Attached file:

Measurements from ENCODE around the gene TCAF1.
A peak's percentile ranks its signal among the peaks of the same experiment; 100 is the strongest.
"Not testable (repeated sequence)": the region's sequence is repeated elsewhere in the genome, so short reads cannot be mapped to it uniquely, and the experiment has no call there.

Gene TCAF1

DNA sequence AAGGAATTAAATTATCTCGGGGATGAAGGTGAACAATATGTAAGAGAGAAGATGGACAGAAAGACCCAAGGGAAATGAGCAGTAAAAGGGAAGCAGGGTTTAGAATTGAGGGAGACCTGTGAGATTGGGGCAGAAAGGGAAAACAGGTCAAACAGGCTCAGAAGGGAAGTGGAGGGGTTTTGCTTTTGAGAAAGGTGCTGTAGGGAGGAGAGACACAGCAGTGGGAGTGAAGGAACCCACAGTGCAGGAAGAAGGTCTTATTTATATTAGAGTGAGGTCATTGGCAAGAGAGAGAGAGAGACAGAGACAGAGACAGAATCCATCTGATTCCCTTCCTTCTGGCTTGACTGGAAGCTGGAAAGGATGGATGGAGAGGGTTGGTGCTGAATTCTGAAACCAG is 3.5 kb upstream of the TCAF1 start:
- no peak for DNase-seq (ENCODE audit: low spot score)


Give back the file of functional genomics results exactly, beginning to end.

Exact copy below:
Measurements from ENCODE around the gene TCAF1.
A peak's percentile ranks its signal among the peaks of the same experiment; 100 is the strongest.
"Not testable (repeated sequence)": the region's sequence is repeated elsewhere in the genome, so short reads cannot be mapped to it uniquely, and the experiment has no call there.

Gene TCAF1

DNA sequence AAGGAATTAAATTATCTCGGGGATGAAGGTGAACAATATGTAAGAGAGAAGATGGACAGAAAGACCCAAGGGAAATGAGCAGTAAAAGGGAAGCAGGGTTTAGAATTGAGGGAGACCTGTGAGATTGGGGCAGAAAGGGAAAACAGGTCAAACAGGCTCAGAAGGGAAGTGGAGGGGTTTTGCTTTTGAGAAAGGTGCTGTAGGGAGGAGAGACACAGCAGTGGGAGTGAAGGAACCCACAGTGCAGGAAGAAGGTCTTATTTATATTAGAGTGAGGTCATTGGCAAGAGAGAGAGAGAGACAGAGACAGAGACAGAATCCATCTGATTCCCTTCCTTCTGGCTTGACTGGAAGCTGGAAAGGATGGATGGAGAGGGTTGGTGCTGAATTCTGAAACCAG is 3.5 kb upstream of the TCAF1 start:
- no peak for DNase-seq (ENCODE audit: low spot score)